About 10 years ago I was talking to a pioneer of early MMA. This fighter trained all the time, even between fights.
But whenever he had a fight coming up he’d go absolutely mental and grind himself down into an exhausted mess.
For example, he’d start training 3 or 4 times a day, which is already pretty hardcore.
But then he’d start doing even more. Like adding a long-distance run from his home to the training facility. And then training. And then adding a second run AFTER training back to his home. These runs added at least an extra hour and a half of exercise to his already excessive regime.
Not surprisingly he was continually injured. And continually sick. And sometimes he’d lose fights to guys he could’ve easily murdered in the gym!
Overtraining is basically breaking your body down faster than it can recover.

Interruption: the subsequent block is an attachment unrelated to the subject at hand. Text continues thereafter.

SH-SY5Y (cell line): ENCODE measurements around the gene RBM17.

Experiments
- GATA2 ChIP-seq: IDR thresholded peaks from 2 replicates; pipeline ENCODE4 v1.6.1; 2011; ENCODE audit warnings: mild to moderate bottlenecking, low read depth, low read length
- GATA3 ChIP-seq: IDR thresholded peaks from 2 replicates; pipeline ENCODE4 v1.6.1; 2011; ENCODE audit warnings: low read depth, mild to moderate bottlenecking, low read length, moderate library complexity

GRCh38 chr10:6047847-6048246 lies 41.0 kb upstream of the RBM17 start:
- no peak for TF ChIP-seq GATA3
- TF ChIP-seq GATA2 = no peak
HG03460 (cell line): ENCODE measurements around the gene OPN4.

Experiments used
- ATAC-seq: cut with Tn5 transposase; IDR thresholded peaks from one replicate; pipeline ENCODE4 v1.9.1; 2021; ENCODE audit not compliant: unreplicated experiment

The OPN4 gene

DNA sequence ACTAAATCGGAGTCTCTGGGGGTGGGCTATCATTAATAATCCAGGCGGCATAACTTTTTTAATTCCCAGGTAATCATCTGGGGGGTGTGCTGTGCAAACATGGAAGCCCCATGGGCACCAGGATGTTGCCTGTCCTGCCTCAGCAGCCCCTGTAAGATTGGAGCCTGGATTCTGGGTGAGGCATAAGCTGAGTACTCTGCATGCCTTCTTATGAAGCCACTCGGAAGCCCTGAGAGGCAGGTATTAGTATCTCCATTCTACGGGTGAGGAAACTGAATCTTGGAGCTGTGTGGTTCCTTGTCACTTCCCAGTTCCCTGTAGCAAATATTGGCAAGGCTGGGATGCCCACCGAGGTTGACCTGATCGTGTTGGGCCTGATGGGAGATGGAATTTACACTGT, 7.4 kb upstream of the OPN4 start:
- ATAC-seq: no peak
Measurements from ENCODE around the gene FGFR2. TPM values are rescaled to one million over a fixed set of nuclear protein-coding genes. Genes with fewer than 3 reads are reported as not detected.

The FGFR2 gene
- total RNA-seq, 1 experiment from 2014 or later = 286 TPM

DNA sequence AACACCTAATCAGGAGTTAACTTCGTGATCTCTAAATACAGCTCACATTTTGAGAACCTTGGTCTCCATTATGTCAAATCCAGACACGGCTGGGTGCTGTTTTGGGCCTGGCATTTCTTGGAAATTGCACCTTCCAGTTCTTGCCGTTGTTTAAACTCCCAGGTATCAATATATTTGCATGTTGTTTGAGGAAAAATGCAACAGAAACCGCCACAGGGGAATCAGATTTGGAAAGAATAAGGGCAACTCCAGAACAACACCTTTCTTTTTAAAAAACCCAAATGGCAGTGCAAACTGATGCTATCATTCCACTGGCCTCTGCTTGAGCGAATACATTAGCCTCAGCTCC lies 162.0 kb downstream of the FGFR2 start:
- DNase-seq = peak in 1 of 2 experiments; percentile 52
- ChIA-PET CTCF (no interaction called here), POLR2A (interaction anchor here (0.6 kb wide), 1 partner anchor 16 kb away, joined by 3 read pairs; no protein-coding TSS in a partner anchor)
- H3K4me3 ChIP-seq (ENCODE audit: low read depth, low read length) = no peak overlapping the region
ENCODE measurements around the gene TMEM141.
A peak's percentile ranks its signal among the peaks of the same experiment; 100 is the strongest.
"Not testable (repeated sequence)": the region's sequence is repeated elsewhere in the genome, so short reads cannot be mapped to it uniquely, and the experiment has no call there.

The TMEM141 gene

Because of these conversations I ended up doing a lot of research about overtraining. I’m not sure that that any of this research ever helped changed this guy’s mind – as far as I could tell he continued with the status quo – but I certainly learned a lot for myself.
So I summed up my newfound knowledge in a couple of slightly egg-heady articles that I then published in ‘Ultimate Athlete’ magazine. Unfortunately this magazine is now defunct, and I don’t think you can get back issues. But you can still read both articles on my website…
Here’s how to figure out whether you’re overtraining or not, and how to organize your training so you don’t overtrain:
Part 2) Peaking and Tapering for MMA and Grappling Competition
Like the old saying goes: “take my advice, I’m not using it!”